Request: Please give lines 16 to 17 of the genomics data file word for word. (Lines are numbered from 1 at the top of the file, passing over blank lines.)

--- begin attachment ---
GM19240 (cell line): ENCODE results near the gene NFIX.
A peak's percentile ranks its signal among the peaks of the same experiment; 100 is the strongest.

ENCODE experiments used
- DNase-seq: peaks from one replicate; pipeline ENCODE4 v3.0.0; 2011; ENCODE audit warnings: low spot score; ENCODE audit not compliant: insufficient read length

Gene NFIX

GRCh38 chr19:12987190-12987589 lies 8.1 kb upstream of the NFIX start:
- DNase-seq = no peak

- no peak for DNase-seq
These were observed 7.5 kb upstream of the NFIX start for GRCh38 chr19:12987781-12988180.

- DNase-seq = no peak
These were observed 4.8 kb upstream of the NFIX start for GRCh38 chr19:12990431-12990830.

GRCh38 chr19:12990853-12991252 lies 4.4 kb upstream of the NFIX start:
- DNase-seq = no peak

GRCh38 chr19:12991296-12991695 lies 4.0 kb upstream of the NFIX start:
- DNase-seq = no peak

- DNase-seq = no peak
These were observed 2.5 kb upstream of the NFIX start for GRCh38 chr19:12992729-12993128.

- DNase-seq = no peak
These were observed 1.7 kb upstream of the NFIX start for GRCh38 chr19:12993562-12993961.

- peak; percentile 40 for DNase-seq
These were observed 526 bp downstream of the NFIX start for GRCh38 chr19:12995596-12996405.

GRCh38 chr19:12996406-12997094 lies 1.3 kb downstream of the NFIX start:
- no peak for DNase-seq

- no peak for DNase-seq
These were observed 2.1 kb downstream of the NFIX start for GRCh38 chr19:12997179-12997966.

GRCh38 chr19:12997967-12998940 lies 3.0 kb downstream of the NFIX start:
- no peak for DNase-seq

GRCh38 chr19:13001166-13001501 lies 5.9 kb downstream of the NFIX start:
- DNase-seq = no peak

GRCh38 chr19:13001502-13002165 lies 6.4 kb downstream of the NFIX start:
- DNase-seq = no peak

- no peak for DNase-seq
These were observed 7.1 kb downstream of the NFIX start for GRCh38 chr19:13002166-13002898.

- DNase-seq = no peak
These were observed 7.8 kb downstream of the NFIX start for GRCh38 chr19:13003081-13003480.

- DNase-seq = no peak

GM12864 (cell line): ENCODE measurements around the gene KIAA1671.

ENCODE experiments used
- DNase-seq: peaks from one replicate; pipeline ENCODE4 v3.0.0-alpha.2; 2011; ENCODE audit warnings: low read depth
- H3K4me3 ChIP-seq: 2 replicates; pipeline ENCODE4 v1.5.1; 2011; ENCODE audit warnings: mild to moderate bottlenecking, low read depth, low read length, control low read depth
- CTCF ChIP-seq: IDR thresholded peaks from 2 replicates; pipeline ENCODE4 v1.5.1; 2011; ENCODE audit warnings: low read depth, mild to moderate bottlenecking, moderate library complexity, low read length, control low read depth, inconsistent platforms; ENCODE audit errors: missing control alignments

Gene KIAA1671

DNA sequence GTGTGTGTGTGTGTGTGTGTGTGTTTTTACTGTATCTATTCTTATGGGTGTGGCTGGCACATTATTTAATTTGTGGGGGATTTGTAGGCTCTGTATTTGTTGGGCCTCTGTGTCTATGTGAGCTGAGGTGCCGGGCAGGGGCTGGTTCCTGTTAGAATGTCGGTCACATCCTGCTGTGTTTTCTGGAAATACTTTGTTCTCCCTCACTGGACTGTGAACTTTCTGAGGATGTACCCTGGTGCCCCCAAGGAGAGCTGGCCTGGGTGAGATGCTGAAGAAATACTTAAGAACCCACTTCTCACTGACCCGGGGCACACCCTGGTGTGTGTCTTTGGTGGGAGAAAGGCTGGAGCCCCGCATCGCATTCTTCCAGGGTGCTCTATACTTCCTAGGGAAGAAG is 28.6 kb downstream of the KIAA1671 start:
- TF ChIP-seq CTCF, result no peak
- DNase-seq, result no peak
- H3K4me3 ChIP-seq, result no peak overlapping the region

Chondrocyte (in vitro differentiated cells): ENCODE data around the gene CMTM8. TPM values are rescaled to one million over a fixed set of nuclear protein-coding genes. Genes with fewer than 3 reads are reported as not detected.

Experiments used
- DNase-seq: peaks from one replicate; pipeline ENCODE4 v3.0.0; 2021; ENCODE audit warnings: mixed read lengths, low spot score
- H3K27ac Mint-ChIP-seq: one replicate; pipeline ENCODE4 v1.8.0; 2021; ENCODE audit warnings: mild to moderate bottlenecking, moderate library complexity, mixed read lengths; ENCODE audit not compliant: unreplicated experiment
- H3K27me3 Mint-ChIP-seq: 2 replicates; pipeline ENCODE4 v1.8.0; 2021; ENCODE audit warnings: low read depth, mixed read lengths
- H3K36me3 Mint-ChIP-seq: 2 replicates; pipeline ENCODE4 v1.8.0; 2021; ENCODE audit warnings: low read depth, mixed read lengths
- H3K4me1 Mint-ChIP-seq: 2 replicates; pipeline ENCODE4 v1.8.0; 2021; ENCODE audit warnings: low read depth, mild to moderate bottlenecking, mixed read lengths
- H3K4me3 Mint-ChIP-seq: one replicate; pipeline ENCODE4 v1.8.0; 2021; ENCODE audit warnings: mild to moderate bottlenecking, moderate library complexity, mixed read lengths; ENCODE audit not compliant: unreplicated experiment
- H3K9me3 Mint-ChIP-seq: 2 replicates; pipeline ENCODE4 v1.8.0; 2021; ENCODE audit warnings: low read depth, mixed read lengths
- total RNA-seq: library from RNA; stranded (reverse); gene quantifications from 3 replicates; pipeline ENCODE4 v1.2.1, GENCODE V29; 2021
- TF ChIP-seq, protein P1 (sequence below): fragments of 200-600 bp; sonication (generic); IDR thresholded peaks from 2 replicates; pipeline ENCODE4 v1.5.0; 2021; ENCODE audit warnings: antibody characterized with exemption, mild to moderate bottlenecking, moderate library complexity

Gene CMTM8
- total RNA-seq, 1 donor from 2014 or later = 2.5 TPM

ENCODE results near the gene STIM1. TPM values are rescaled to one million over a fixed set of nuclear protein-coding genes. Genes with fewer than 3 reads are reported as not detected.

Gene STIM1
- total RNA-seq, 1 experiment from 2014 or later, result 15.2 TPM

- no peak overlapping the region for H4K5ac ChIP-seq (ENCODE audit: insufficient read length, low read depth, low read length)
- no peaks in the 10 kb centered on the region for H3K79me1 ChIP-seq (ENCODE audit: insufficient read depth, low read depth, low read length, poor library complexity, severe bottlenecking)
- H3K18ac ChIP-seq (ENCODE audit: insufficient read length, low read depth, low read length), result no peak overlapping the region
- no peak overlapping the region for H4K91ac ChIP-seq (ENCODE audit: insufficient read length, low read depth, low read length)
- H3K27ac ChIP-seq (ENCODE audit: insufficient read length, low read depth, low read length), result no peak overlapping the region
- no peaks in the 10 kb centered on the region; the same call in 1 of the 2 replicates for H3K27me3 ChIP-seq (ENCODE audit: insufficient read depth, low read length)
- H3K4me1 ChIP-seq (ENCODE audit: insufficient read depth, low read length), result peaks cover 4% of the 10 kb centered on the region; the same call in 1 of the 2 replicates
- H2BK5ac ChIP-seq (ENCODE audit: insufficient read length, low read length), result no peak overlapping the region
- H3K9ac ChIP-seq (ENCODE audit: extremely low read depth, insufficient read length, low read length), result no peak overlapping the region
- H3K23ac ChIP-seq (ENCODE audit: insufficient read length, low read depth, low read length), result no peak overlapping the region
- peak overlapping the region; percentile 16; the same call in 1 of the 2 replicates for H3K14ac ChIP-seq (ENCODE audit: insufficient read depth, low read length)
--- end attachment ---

- DNase-seq = no peak
These were observed 2.5 kb upstream of the NFIX start for GRCh38 chr19:12992729-12993128.